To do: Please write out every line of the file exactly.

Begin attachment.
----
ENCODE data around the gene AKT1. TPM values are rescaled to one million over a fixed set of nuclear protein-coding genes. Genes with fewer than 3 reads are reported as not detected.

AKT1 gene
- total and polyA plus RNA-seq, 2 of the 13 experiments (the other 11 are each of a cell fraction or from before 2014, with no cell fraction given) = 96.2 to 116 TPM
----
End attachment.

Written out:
ENCODE data around the gene AKT1. TPM values are rescaled to one million over a fixed set of nuclear protein-coding genes. Genes with fewer than 3 reads are reported as not detected.

AKT1 gene
- total and polyA plus RNA-seq, 2 of the 13 experiments (the other 11 are each of a cell fraction or from before 2014, with no cell fraction given) = 96.2 to 116 TPM